DVD/VIDEO REVIEWS week of August 23, 2010
This week's DVD and Blu-ray releases
The following are capsule reviews of new and recent DVD and Blu-ray releases from Catholic News Service. Theatrical movies have a Catholic News Service classification and Motion Picture Association of America rating. These classifications refer only to the theatrical version of the films below, and do not take into account the discs' extra content.
The Long Good Friday
Tough British gangster movie in which Bob Hoskins gives a remarkable performance as a London gang lord done in by his own pride. Director John Mackenzie invests his brutal underworld story with grim but intelligent realism that some will find unnerving. Some intense scenes of violence. L -- limited adult audience, films whose problematic content many adults would find troubling. (R) (Image Entertainment; also available on Blu-ray.) 1982
Machine Gun McCain
Paroled convict John Cassavetes pulls off a one-man heist of a Las Vegas gambling casino and is subsequently tracked down by the Syndicate, which disapproves of such private initiatives. Mediocre Italian production directed by Giuliano Montaldo with cast mostly from Italian B-grade movies. Some violence and ethnic stereotyping. Spanish titles option. A-III -- adults. (PG) (Blue Underground; also available on Blu-ray.) 1970
Witty British comedy about a gang of greedy but good-hearted dwarfs who steal a map of creation from the Supreme Being (Ralph Richardson) and use it to bring an adventurous lad into a variety of historical epochs, meeting Napoleon (Ian Holm), Greek warrior Agamemnon (Sean Connery) and Robin Hood (John Cleese). Directed by Terry Gilliam, it is sometimes amusing and always intelligent, but its appeal for youngsters is spoiled by typical Monty Python vulgarities and black humor, some of it violent. A-III -- adults. (PG) (Image Entertainment; also available on Blu-ray.) 1981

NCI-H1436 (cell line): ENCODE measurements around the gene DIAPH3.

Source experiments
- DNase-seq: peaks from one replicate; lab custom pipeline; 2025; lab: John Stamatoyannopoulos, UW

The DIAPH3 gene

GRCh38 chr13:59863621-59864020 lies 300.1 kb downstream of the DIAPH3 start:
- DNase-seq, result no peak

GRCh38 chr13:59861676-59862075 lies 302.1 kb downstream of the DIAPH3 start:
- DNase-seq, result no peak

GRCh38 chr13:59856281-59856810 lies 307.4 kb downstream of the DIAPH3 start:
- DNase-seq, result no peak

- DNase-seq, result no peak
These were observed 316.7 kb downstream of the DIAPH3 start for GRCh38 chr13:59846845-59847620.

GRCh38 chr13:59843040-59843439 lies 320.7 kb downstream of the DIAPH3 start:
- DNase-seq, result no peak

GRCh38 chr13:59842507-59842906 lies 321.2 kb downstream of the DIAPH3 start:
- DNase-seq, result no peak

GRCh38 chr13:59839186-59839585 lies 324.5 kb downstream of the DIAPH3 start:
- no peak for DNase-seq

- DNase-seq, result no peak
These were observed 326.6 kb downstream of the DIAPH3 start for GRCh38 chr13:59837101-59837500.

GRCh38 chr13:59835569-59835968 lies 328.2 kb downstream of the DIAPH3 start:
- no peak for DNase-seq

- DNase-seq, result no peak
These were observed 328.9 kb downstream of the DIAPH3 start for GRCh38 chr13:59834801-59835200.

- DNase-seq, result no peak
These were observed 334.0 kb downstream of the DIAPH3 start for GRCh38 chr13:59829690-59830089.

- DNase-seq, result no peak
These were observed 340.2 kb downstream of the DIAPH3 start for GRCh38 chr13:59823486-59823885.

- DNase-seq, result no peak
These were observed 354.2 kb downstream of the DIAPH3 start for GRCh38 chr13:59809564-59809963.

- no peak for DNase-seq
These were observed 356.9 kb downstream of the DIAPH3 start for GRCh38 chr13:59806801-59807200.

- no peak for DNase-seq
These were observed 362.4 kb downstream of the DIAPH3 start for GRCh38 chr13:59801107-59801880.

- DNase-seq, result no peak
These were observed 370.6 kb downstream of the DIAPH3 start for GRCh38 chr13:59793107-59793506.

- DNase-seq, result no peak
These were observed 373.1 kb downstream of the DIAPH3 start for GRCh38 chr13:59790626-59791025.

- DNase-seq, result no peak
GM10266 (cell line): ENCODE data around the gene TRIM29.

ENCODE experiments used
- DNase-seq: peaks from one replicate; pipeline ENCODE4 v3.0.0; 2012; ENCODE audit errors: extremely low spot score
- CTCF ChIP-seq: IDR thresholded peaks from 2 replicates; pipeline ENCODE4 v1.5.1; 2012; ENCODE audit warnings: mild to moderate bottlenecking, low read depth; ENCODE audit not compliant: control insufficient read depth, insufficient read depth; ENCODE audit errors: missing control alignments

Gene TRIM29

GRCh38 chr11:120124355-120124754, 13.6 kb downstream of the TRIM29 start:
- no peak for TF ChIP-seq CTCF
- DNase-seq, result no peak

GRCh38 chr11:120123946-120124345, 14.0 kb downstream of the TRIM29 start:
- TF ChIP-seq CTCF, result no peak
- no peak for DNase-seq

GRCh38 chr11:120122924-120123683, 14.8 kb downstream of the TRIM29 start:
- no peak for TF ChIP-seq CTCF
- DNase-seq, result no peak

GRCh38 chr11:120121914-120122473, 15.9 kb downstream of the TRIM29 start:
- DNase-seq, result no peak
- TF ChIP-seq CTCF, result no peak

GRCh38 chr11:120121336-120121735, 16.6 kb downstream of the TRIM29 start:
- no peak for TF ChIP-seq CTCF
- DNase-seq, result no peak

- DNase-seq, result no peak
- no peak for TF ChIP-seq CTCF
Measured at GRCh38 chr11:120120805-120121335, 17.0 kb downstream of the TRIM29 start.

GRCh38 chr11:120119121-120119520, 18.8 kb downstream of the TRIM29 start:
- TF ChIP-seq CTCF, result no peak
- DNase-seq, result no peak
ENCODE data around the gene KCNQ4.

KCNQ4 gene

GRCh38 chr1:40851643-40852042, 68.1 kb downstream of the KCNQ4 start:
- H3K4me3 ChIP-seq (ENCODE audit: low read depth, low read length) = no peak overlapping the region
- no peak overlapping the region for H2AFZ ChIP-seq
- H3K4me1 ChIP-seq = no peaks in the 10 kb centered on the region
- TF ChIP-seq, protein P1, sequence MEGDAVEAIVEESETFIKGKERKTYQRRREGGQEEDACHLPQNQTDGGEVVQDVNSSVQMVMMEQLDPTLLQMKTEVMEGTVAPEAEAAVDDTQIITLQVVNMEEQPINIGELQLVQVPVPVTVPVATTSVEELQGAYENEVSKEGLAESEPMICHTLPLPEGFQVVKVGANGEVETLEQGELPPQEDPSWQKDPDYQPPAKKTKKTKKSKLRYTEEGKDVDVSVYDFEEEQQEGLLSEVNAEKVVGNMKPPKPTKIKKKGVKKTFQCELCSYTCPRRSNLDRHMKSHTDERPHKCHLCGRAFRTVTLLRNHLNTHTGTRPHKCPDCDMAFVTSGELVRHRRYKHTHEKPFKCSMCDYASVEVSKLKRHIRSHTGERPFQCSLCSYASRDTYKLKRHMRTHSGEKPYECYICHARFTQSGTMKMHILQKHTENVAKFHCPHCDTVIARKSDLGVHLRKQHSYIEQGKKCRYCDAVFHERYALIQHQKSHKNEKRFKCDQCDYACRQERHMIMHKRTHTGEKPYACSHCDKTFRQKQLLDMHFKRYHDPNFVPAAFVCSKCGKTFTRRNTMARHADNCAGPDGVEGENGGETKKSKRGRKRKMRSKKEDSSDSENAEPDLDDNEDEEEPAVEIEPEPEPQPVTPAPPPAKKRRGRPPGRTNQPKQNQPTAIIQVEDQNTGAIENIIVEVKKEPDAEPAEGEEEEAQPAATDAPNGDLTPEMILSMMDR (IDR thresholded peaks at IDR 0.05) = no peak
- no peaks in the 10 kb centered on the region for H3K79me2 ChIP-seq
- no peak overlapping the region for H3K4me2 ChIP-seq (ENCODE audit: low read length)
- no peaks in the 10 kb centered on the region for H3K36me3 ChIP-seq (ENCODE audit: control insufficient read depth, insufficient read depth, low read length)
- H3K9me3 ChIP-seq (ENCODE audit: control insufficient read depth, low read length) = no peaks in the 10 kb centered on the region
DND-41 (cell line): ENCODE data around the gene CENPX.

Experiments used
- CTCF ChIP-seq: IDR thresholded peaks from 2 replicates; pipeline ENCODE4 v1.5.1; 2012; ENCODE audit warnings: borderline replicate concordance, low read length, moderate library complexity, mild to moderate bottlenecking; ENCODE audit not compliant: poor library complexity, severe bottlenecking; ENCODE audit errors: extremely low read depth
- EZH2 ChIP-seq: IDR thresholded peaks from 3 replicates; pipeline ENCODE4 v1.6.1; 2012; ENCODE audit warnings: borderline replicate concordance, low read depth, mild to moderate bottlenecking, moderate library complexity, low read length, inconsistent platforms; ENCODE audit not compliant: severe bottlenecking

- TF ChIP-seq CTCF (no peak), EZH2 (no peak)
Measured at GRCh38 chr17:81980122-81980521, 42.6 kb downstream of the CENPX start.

Yoo-Hoo, Mrs. Goldberg
Warmhearted documentary celebrating the life and career of Gertrude Berg, the creator, principal writer and star of "The Goldbergs," a popular radio series about a middle-class Jewish family that became one of TV's first sitcoms in 1949. Filmmaker Aviva Kempner's accomplished profile of this media pioneer, whose scripts promoted familial relationships over possessions, offers insights into the early history of broadcasting, the widespread anti-Semitism against which Berg courageously struggled, and the anti-communism crusade of the 1950s, which temporarily drove the show off the air. Mature themes, including suicide, and incidental but negative treatment of Catholic historical figures. A-II -- adults and adolescents. Not rated by the Motion Picture Association of America. (New Video Group) 2009
These movies have been evaluated for artistic merit and moral suitability by the media reviewing division of Catholic News Service. The reviews include the CNS rating, the Motion Picture Association of America rating, and a brief synopsis of the movie.
The classifications are as follows:
A-I -- general patronage;
A-II -- adults and adolescents;
A-III -- adults;
L -- limited adult audience, films whose problematic content many adults would find troubling. L replaces the previous classification, A-IV.
O -- morally offensive.
Note: Some movies previously were designated A-IV. Older films with this classification should be regarded as classified L.